HTML and CSS Reference
Q: Should I always use shorthand?
A: Not necessarily. Some people find the long form more
readable. Shorthands do have the advantage of reducing the size
of your CSS files, and certainly they are more quickly entered
because they require less typing. However, when there is a
problem, they are a little more difficult to “debug” if you have
incorrect values or the wrong order. So, you should use whichever
form is more comfortable because they are both perfectly valid.
Q: Shorthands are more complex because I have to
remember the ordering and what is and isn't optional. How do
I memorize it all?
A: Well, you'll be surprised how quickly it becomes second
nature, but those of us in the “biz” have a little secret we like to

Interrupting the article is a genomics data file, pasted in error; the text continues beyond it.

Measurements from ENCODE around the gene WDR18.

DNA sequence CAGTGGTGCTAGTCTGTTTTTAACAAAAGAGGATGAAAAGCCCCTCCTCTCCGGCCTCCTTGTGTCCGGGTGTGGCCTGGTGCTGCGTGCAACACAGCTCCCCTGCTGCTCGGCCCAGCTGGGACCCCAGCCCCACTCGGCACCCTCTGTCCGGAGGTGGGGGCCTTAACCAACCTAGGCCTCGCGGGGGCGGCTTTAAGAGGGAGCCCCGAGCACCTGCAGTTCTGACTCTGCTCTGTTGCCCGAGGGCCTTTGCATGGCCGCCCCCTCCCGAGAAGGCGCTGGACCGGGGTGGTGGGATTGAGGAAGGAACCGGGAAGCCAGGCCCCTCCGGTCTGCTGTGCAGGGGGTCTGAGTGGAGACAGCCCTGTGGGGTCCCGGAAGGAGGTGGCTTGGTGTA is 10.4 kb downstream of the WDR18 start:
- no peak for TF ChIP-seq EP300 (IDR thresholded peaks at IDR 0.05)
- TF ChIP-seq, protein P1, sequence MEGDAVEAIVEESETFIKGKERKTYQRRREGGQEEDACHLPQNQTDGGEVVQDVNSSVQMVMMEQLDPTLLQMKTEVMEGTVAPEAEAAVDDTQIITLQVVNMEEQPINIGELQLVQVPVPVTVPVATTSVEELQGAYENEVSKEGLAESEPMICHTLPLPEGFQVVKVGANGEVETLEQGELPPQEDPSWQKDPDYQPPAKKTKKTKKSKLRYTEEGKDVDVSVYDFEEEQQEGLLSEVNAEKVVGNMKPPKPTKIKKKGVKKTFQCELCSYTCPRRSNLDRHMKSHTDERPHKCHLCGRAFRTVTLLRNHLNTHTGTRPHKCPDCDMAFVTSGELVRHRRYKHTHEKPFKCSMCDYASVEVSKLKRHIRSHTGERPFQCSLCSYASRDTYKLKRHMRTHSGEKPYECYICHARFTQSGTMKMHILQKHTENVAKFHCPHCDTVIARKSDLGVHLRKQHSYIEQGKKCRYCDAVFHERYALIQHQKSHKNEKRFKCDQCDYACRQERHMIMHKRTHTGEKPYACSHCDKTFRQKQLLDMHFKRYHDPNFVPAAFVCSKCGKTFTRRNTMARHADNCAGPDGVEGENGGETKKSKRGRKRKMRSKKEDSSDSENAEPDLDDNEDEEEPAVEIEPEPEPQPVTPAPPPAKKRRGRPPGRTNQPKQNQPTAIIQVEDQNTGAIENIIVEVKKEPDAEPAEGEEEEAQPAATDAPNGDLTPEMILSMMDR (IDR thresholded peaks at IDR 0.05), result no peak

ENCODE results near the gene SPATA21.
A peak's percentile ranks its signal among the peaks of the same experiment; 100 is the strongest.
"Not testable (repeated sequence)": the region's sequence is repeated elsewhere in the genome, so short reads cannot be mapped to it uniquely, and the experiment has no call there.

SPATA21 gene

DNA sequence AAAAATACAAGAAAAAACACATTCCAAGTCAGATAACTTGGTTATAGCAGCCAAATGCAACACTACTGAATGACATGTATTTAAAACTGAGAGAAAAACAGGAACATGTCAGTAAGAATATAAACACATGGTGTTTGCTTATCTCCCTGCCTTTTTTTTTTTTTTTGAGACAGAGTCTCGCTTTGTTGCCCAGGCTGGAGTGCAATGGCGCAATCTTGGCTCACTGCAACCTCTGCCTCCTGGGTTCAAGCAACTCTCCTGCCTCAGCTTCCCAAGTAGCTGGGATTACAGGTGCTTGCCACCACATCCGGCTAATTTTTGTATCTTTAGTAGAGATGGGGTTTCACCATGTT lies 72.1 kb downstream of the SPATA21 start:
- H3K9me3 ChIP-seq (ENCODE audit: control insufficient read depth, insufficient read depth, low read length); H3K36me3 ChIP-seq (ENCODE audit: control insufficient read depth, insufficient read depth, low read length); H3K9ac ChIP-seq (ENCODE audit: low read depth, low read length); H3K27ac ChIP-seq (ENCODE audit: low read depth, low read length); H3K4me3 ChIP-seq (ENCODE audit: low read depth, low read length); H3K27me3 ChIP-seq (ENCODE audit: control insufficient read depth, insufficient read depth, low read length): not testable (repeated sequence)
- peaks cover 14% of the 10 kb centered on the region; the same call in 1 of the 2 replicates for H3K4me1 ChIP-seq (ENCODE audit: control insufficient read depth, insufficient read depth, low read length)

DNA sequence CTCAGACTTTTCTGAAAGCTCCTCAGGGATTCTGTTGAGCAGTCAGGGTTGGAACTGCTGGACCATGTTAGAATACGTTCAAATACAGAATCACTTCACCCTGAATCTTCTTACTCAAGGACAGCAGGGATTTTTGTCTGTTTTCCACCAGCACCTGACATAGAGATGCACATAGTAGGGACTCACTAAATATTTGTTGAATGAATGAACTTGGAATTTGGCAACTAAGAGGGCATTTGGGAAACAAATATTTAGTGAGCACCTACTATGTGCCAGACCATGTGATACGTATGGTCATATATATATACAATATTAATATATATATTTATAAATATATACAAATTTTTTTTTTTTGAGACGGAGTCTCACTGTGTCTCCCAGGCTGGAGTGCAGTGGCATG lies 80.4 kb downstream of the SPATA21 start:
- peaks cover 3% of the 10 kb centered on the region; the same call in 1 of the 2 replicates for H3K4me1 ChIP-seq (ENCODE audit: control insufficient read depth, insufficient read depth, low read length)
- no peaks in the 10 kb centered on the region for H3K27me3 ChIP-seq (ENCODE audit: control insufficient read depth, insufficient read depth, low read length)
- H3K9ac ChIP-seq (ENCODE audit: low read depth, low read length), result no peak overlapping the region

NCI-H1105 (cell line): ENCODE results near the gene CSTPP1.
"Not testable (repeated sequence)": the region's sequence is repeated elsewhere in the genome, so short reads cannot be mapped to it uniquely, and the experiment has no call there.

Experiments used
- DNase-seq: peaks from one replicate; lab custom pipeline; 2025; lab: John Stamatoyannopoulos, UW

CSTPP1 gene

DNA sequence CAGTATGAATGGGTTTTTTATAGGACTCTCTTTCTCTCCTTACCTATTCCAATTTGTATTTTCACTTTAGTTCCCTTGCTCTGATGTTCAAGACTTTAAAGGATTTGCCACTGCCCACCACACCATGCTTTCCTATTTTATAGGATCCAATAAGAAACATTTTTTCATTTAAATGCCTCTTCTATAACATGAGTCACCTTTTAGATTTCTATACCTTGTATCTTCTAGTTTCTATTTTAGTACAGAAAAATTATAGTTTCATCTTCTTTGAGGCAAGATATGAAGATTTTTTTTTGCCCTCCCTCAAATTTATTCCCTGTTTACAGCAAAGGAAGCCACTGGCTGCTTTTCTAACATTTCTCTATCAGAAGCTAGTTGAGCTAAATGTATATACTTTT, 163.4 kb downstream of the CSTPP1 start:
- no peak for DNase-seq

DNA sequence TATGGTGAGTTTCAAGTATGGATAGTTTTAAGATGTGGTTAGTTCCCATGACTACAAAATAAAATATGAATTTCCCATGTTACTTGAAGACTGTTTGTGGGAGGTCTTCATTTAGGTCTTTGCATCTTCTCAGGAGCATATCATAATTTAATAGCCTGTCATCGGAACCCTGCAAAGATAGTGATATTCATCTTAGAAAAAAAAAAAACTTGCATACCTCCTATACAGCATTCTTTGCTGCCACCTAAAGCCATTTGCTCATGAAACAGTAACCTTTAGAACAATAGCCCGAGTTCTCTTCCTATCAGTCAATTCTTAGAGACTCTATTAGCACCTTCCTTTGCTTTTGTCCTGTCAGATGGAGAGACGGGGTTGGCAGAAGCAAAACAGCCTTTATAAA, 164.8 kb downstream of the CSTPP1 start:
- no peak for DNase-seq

call a “reference manual.” Just pick one up, and should you need
to quickly look up property names or the syntax of a property,
just grab your handy reference manual and look it up. We're
particularly fond of the CSS Pocket Reference by Eric Meyer.
It's tiny and makes a great reference.
It's time to put all your new knowledge to work. You'll notice that at the bottom of the
lounge, there's a small section with copyright information that acts as a footer for the
page. Add a <div> to make this into its own logical section. After you've done that,
style it with these properties:
Let's make the text really small.
You know, FINE PRIN T.
And let's center the text.
And while you're at it, have a look over the entire “lounge.css” file. Is there anywhere you
might want to simplify things with shorthands? If so, go ahead and make those changes.